There has been no shortage of zombie-related content lately, thanks in part to the influx of Netflix releases. A new entry to the Philippines' Top 10 the past week is the Korean series All Of Us Are Dead, which centers around a high school in the fictional Hyosan province and how it fared as ground zero of a zombie outbreak. We see our band of heroes, who with their exceptional fighting skills (a huge feat for high schoolers?!) attempt to escape school grounds alive. But a curious decision around the show would be the choice of producing it as a 12-episode series instead of a movie, which would have easily made it a blockbuster hit a la Train to Busan or #Alive.
What makes All Of Us Are Dead an action-packed and, at the same time, heart-wrenching binge is the high school drama interspersed throughout each episode. You can expect—warning: spoilers!—the secret crushes, the unrequited love between two friends, and a school bully terrorizing helpless classmates, mixed into more complex storylines, which then puts the human elements into a non-human plot. Sure, the zombie fights were interesting, but with a series that long, there’s only so much gore one can take. The epidemic that Hyosan High School faced opened up a can of worms that forced its heroes—and some villains—to face truths and other real world problems that they would typically ignore.
With that said, here are five lessons we learned from "All of Us Are Dead":
1. Violence only begets violence.
The Jonas Virus that high school science teacher Lee Byeong-chan created was literally made from rat hormones that triggered one’s fight or flight response, causing the host to become more aggressive in order to save itself. His very risky experiment was all because of his fear for his bullied son’s life. This was a major theme in the show and it was taken to the extreme when resident delinquent Gwi-nam was made invincible and basically hunted down Cheong-san, killing many along the way. The script drove home the message that bullying can push many to their limits and have a great effect on the friends and family of the accosted as well. We also witness how the victims can become even greater bullies, as was the case with Eun-ji and Cheol-soo who showed little to no mercy to their fellow students once power was finally in their hands.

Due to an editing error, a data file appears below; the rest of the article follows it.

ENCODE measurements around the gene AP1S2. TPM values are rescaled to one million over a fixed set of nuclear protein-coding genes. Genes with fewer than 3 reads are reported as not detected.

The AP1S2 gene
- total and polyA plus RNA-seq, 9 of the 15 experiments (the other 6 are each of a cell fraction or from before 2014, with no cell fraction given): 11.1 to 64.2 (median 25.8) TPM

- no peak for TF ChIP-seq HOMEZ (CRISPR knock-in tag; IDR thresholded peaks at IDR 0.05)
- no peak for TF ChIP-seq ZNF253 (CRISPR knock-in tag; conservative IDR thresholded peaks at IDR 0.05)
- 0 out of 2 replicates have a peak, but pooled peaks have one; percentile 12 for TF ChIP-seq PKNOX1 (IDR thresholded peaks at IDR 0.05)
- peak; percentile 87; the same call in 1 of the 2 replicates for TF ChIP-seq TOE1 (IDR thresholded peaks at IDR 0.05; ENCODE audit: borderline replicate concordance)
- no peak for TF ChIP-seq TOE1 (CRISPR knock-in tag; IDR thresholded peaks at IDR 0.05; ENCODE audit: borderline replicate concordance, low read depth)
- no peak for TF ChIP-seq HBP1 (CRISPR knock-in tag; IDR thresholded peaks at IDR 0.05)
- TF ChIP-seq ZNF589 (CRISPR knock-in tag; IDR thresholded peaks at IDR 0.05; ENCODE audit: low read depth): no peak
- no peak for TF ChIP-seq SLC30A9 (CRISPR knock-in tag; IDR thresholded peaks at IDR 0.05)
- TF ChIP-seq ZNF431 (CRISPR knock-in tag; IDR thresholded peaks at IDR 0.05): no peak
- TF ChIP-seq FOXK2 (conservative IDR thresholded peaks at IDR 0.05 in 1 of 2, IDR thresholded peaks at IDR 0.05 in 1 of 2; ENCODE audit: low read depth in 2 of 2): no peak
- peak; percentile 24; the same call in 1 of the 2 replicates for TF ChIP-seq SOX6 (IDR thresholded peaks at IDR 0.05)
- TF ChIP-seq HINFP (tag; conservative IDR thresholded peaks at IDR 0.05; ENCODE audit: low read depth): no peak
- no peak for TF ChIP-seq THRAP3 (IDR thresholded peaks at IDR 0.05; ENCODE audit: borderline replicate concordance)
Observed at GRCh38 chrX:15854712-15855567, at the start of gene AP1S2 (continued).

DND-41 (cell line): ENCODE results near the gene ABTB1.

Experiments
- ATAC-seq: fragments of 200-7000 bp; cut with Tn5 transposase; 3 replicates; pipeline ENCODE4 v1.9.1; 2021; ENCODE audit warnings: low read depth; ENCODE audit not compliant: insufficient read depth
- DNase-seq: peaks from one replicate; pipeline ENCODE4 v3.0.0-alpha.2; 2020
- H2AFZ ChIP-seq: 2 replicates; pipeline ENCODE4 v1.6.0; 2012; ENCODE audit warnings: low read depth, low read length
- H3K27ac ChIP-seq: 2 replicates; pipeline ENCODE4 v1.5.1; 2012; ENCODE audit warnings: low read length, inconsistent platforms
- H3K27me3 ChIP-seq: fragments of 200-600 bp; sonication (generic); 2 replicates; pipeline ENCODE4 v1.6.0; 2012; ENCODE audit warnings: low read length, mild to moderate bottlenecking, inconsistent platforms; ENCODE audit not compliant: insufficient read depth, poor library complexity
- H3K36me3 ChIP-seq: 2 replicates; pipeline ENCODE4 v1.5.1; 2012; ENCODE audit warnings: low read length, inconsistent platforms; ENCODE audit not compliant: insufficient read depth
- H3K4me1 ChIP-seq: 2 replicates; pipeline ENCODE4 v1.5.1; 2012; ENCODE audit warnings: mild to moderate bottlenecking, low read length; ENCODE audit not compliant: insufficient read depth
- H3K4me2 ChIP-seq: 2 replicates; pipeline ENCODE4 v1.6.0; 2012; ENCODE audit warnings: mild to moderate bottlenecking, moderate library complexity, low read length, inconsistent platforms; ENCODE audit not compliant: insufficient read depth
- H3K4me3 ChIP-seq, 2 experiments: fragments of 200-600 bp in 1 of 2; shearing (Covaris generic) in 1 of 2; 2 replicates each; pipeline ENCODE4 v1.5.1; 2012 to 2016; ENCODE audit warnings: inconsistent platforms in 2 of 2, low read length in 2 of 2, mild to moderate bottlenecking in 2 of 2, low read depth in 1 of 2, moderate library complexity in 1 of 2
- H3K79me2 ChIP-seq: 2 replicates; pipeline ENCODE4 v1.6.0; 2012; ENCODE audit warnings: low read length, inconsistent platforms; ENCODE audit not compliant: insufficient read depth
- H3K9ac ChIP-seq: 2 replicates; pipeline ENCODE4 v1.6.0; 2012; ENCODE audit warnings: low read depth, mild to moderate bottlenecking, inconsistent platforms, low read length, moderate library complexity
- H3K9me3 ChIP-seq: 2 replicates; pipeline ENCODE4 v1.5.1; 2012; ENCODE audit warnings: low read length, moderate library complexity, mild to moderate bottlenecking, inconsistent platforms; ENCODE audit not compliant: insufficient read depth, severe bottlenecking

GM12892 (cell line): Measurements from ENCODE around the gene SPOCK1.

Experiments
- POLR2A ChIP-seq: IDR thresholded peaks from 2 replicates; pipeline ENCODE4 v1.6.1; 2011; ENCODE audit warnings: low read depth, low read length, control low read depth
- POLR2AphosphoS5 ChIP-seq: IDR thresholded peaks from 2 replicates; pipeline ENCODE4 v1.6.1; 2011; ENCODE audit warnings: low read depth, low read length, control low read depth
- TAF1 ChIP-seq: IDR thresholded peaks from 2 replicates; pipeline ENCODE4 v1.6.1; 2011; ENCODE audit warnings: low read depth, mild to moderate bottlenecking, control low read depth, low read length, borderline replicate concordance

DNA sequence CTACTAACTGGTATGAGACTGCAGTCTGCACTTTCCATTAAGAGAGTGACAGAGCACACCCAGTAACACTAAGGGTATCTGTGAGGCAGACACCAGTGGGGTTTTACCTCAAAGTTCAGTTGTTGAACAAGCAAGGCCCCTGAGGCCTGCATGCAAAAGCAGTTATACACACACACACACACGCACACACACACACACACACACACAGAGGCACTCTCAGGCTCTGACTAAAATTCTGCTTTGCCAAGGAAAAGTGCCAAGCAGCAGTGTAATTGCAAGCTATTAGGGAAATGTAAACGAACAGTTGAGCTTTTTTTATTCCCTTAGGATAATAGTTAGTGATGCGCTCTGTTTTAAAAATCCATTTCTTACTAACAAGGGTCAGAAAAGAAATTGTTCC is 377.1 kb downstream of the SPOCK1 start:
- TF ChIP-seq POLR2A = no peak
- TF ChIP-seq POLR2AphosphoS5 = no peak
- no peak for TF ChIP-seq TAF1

2. There’s no greater love than that of a parent’s for their child.
There’s no love like mom or dad’s, as we learned from the previous point, and parents are willing to go to extreme lengths to save their children. If one parent was able to (accidentally) create an epidemic for his son, others were able to risk their lives for their children. We see Cheong-san’s mom courageously enter school grounds on her own, but if you ask us, the best out of all of them was On-jo’s father, So-ju, hands down. He went against authorities, faced soldiers, traveled zombie-infested streets for days, and fought an army of undead just to ensure his daughter’s safety. That’s a love worth dying for, if we’ve ever seen one.
3. To grieve your loved ones and continue living also takes a lot of courage.
More than just being physically run down by the end of the series, our heroes also ended up emotionally weary and on the brink of hopelessness from the loss of friends and family. The cast did an amazing job portraying their characters’ unimaginable sadness and grief, and perhaps because it’s formatted as a series, audiences were able to feel for them even more.
But this lesson from AOUAD didn’t just end at loss. It also demonstrated the resilience one needs to carry on amidst great grief. The story continued to show how the students had to quickly deal with the death of their loved ones—literally as zombies were still right behind them— and how they had to find the strength to still go on with their lives, for the sake of those who sacrificed for them. Cue the waterfall of tears.
4. Take responsibility for your mistakes.
Some of the students had to grow up real fast, as we see one of them give birth and abandon her baby in a public restroom. But after seeing the ongoing threat, she ran back to save the newborn and give it a fighting chance. A more drawn-out take on taking responsibility for your actions was when the girl everyone loved to hate, Na-yeon, realized she was wrong in accusing her classmate, Gyeong-su, of being infected. Instead of apologizing sincerely and admitting her mistake, she commits an inhuman act and exposes him to the virus. While we didn’t see so much of her after that, she went through a major period of growth when she contemplated whether she should share her supplies with the group outside, despite not knowing how they would feel about seeing her again. Unfortunately, just as she was about to finally have a change of heart, she lost her own humanity to a bloodthirsty Gwi-nam.
5. Say what you need to say before it’s too late.
In relation to the point above, many students needed to face their fears and be honest with themselves and with others before it’s too late—like how it was for Na-yeon and her peers who never found out the sacrifice she had almost made for them. The audience sees these onscreen relationships blossom when the characters are more open. One very poignant moment was when we watch the group of survivors gather around a bonfire and make rounds of confessions. If it wasn’t for that moment of truth—and we were holding our breaths here—Cheong-san would never have told On-jo about how he felt. We also see immense change in Nam-ra, who transformed from the quiet, aloof class president to one of the group’s most beloved and valued members once she got to know them better.
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